iii. Identify Sending Zones – which would require the authorities to demarcate areas that are in need of protection (such as heritage sites or environmentally sensitive areas), or mobility corridors which are congested and need expansion and development of other public amenities; and Receiving Zones- where growth is desirable. The zoning must be designed such that higher density is allowed only through the use of TDRs. Developers need to be encouraged to buy TDRs, else the developer will have no incentive to purchase the TDR.

iv. Developing a Market for TDRs- There are multiple stakeholders that will impact the success of the TDR policy. Unless these are identified and co-opted from the start, the TDR will be an ineffective instrument. Three key stakeholders are: planning authorities who will incorporate sending / receiving zones into their comprehensive plans; developer community; citizens.

v. Designating a Special Zoning Administrator for facilitating TDR transfers.

Expanding the notion of TDR

Presently, TDRs are implemented only in the urban cities of India and is essentially used for public infrastructure and residential purposes. This model can also be applied in various districts of the state and in the villages to solve the diverse predicaments relating to land acquisition. It is proposed that the following changes be made to the existing model of TDRs:

1. Expansion of the TDR structure to make it inter jurisdictional – Inter jurisdictional TDRs envisage the use of the development rights in a manner where the receiving zone is any city or rural area different from the one in which the TDR originated. This would require efficient coordination between the authorities in the different districts who should collectively decide the relevant policy and demarcate receiving zones. Such a measure would bring out improved infrastructure development in Tier II and Tier III cities as well as rural areas within a state. This proposition, therefore, visualizes an effective rural-urban TDR exchange.

2. Introduction of two more types of TDR in addition to the ones already in force: Industrial TDR and Occupational/Livelihood TDR – The concepts of Industrial TDR and Occupational TDR propose solutions to the compensation-related land acquisition problems faced by most of the state governments today. It is suggested that the government issues TDRs instead of compensation to land owners during mass land acquisition programmes for industrial development.

It is also suggested that TDRs be issued to landless labourers who do not have title to the land but depend on the acquired land for their livelihood and survival. The right to livelihood is a fundamental right under Article 21 of the Constitution of India. Agriculture is the main stay of rural economic development and to the tiller of the soil, livelihood depends on the production and return of the agricultural produce and sustained agro-economic growth. Tillers of the soil being in the unorganized sector, their occupation is negatively impacted during land acquisition for industrial development. Nandigram, Singur and the recent Noida corridor protests unequivocally convey to us that the farmers are not satisfied with the amount of compensation given to them, particularly when the government sells the land at very high rates to corporates and industrialists. If development rights are given to farm owners and landless labourers, it will turn out to be more beneficial to them as they can either use these rights to construct buildings in urban locales or they can sell these development rights in cities at a very high rate. Thus, the villagers and farm owners can be satisfied with the utility value of the TDRs over monetary compensation. Also, this kind of land acquisition by issue of occupational TDR will not affect the State’s coffers and will result in a win-win situation for both the citizens and the state. Conclusion West Bengal is one of the most promising economies in India today.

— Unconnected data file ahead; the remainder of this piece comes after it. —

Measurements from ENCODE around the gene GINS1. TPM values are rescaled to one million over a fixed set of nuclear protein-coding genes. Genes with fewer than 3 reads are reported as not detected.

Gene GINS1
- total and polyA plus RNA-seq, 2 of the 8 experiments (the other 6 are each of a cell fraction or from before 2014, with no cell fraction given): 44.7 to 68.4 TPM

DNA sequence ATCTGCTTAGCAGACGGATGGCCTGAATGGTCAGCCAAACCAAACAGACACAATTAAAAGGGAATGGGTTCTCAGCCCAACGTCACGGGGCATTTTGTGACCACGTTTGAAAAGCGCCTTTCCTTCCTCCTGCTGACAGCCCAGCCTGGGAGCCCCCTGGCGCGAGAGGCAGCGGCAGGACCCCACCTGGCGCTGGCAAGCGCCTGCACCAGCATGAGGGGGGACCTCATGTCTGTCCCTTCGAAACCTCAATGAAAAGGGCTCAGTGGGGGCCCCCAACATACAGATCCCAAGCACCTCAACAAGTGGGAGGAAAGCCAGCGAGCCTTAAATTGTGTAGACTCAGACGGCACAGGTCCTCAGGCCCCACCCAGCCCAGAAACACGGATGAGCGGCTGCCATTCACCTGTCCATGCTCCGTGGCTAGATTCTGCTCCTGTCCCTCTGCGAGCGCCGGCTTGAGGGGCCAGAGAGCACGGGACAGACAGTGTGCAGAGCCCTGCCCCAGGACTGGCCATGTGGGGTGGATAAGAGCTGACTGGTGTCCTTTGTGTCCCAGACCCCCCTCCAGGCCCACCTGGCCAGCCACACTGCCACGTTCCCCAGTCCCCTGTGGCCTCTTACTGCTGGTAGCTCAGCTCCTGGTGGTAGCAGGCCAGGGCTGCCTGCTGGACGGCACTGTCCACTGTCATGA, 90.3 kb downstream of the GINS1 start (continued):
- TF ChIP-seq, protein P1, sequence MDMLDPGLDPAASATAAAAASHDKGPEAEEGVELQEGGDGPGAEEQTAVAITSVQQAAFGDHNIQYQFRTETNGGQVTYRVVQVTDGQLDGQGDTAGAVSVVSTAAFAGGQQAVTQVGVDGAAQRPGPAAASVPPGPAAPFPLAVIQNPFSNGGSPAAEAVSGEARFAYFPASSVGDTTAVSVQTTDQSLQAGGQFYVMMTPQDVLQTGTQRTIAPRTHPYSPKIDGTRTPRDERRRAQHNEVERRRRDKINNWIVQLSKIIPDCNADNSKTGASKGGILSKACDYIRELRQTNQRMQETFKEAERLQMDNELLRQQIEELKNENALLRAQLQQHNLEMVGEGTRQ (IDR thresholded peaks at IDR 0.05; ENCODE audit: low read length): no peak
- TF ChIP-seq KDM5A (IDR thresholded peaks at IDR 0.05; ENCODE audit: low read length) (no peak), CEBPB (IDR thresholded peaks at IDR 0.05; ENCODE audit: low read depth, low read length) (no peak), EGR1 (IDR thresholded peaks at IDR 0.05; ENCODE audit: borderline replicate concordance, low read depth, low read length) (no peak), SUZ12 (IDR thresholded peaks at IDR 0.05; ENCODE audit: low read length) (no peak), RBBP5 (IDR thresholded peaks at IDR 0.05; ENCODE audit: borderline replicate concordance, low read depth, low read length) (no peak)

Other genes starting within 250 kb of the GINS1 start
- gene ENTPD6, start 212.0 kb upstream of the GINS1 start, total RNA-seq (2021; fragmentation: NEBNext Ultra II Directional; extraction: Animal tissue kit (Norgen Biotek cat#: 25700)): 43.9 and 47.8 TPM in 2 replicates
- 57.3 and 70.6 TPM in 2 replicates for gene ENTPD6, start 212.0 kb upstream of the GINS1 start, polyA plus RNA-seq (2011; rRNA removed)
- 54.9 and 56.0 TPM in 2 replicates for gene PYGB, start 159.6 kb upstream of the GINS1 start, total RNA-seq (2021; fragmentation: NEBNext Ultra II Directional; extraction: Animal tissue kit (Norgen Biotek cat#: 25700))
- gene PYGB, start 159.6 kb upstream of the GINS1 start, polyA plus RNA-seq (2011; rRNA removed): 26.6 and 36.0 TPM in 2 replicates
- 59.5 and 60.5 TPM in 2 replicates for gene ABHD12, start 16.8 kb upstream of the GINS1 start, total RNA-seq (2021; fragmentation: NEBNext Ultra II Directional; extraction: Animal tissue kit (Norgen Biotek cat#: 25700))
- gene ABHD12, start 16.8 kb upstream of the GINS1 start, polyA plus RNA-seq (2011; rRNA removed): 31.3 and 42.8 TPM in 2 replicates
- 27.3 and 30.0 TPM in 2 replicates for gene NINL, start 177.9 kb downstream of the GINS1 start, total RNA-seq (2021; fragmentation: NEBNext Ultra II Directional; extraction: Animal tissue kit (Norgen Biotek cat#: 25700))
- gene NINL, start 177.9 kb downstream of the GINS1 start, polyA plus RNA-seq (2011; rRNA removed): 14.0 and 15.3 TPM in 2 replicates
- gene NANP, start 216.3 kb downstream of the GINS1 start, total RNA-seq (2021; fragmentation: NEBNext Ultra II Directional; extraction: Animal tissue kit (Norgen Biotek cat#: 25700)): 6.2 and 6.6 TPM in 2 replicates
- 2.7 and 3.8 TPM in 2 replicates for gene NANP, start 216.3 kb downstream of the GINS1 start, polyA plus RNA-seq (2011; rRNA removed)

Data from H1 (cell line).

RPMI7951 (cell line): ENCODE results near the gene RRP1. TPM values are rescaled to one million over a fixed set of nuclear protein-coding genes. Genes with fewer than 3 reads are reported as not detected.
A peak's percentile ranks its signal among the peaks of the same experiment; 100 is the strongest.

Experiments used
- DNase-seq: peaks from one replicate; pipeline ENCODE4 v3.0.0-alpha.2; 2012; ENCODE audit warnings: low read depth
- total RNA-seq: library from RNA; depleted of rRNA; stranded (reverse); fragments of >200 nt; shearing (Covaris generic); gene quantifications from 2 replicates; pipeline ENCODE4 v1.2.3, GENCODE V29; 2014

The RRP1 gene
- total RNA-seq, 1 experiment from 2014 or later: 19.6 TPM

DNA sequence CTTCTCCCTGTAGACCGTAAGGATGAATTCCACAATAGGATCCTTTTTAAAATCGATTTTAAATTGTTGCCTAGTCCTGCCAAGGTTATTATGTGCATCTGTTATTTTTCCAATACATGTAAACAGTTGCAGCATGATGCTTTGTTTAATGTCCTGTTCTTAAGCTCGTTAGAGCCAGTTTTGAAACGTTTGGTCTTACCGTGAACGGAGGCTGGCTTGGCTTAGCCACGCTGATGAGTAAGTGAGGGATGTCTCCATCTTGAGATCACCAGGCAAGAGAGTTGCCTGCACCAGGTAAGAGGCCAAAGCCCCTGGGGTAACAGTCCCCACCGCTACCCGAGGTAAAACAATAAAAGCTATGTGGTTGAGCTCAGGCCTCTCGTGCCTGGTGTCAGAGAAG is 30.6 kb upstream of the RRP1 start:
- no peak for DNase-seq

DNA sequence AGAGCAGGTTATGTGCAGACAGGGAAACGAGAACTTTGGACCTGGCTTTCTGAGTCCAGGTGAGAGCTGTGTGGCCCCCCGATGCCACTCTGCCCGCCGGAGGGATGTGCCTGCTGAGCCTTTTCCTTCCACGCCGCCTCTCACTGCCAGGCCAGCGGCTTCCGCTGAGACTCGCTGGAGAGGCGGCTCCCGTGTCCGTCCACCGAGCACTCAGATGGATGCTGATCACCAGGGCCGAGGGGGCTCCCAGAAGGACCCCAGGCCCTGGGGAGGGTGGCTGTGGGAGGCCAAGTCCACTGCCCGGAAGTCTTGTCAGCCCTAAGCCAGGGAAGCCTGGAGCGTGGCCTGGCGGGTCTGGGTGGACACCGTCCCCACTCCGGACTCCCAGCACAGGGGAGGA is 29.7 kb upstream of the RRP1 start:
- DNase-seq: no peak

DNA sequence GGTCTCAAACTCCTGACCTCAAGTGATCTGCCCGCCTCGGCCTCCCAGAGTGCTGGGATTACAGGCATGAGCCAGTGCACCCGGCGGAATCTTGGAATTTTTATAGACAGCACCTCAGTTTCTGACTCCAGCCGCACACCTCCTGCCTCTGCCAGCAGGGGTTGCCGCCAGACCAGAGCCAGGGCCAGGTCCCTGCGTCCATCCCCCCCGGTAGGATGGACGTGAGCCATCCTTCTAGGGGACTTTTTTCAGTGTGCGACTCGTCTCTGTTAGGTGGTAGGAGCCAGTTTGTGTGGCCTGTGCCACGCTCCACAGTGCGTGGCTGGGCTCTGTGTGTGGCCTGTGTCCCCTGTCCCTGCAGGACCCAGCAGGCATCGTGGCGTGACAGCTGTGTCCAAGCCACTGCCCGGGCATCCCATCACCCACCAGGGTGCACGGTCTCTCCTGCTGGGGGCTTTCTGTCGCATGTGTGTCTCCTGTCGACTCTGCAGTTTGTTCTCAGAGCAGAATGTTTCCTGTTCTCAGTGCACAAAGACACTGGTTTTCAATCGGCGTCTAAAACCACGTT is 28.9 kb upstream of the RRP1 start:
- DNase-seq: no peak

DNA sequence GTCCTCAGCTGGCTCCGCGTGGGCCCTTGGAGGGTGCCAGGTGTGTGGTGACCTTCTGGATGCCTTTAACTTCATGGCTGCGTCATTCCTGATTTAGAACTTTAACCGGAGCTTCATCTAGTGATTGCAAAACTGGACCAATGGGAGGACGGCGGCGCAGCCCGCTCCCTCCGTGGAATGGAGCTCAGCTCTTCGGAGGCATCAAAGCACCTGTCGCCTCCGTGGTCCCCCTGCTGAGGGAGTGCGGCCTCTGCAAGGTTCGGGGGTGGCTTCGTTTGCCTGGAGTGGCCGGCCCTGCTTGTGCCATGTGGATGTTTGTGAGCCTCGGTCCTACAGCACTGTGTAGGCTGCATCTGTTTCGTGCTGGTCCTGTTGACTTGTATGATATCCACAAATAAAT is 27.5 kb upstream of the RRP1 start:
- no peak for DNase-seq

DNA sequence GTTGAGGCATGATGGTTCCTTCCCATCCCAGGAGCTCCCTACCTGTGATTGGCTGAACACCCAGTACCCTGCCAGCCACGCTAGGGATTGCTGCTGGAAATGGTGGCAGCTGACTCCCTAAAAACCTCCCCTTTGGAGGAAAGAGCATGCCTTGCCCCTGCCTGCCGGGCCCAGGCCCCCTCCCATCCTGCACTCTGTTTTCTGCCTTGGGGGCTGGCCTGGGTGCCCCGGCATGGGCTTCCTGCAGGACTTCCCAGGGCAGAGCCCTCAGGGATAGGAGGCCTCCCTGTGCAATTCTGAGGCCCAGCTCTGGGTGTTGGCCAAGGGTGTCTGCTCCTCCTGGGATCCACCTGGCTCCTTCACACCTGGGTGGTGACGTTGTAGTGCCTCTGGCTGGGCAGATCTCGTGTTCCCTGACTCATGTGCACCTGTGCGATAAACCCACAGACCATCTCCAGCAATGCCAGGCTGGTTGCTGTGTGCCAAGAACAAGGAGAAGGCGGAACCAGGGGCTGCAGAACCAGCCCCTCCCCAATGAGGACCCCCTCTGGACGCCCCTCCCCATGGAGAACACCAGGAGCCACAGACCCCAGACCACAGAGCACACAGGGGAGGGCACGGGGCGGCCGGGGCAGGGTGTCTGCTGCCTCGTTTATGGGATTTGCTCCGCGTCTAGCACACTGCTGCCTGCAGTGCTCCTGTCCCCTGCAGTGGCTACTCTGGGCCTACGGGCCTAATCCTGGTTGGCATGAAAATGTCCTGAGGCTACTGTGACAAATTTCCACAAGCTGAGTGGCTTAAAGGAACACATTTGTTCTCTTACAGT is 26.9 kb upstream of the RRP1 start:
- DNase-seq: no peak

The recent change in its political regime presents the government with the most opportune chance to bring in equitable development in the state by coming out with a lucid TDR policy which will help them tackle urban congestion and contentious land acquisition troubles which have plagued its earlier attempts to industrialize the economy. Such a TDR regime, with the incorporation of the above recommended changes would be highly effective in bridging the gap between the urban and the rural areas, thus providing for an all-round growth and development of the State.

 

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1 Comment